Welcome to CBE’s Library

Tip: to find an exact phrase or title, enclose it in quotation marks.

Jamie Janosz, in her clearly written and carefully interpreted profile of eight nineteenth- and twentieth-century female Christians, explores the triumphs and hardships of these women.

KEEP READING
videoimage

Keynote speakers Andrew Bartlett, Steve Holmes, and Lucy Peppiatt consider the spiritual and social consequences of theological patriarchy.

Watch Now

When people share their stories of harmful church teachings about gender roles, we’re accustomed to real horror stories of abuse. We also know that the problem is far more widespread, and it’s not always so overt.

KEEP READING

The tradition of women raising the eucharistic cup is witnessed from the late 100s to the mid-500s, including evidence from the three oldest surviving iconographic artifacts that depict early Christians in real churches.

KEEP READING

Hild is one of any number of women who remind us that women have always played a role in leading the church. That role may be constrained or downplayed, but it nevertheless cannot be hidden.

KEEP READING

I offer here a history of preaching rhetoric with the hope of encouraging women whose calling is the pulpit. We will explore how women have proven their preaching authority and constructed their sermons across time.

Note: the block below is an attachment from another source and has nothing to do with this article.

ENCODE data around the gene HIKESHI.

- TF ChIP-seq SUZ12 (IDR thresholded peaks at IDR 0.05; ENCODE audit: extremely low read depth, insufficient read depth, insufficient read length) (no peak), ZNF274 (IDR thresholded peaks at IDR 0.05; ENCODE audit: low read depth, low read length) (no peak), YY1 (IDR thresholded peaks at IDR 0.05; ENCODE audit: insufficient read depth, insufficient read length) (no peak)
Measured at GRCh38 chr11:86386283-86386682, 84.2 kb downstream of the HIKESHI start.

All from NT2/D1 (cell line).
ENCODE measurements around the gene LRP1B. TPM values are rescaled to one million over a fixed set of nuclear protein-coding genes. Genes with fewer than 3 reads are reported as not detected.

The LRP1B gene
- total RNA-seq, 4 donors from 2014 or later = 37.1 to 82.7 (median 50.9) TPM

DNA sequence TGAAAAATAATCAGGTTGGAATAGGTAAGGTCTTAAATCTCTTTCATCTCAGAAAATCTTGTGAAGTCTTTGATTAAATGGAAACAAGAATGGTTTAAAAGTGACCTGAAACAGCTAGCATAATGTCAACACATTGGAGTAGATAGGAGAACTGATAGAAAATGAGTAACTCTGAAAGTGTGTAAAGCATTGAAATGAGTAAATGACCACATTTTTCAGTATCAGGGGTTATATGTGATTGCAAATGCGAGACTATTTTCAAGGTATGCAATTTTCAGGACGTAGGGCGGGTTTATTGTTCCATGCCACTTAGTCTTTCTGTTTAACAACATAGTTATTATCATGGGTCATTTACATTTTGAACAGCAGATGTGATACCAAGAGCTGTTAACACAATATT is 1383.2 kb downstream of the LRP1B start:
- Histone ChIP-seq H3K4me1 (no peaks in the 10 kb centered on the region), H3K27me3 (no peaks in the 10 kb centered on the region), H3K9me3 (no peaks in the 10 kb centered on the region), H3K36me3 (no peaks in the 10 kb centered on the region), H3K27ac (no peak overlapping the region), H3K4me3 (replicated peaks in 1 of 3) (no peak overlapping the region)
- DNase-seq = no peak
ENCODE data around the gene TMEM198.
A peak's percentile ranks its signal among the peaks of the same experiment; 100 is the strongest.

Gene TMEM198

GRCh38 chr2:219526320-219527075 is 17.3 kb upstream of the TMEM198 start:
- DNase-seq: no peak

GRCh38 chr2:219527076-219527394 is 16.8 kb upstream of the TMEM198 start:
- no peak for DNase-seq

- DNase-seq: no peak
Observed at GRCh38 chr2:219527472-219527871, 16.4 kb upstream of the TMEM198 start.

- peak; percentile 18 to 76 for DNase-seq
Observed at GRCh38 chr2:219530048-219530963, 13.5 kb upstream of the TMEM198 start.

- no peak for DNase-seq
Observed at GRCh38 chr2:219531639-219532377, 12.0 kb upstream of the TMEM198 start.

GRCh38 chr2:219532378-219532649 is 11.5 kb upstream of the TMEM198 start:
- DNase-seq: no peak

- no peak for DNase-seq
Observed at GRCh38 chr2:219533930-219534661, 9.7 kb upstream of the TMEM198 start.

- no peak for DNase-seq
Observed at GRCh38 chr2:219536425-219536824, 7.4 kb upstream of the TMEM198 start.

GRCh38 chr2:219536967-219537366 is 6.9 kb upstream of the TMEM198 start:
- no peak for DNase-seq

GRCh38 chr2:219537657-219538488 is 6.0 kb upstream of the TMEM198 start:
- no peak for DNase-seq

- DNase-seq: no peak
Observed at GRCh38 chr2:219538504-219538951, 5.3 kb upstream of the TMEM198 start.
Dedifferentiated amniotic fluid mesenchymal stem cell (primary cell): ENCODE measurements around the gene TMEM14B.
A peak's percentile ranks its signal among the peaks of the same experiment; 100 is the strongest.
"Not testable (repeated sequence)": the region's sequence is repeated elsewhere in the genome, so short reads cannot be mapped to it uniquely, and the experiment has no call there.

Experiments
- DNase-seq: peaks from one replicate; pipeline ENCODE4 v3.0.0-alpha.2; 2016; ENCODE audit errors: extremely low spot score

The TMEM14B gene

KEEP READING

Lillian Trasher aimed to serve “the least of these” (Matt. 25:40). Her orphanage in Egypt took in abandoned children with physical disabilities and illnesses as well as vulnerable widows.

KEEP READING

Catherine Kroeger, the founding president of CBE, stated, “although women had made forays into the field of biblical interpretation, it was to be Katharine Bushnell who would bring out the heavy artillery.”

KEEP READING

We are caught in tension between thanks for progress towards gender equality and dismay at the misogyny we see around us. Gratitude for progress does little to ease the pain of sexism by Christian men who tell women in ministry to “go home.”

KEEP READING

Female students at my evangelical university experienced both misogyny and racism. We were asked to conform to impossible standards. And we are not the only ones to struggle against injustice in the classroom. Women and girls all over the world face bias in school. From primary school to undergraduate to seminary, the system is not built for us.

KEEP READING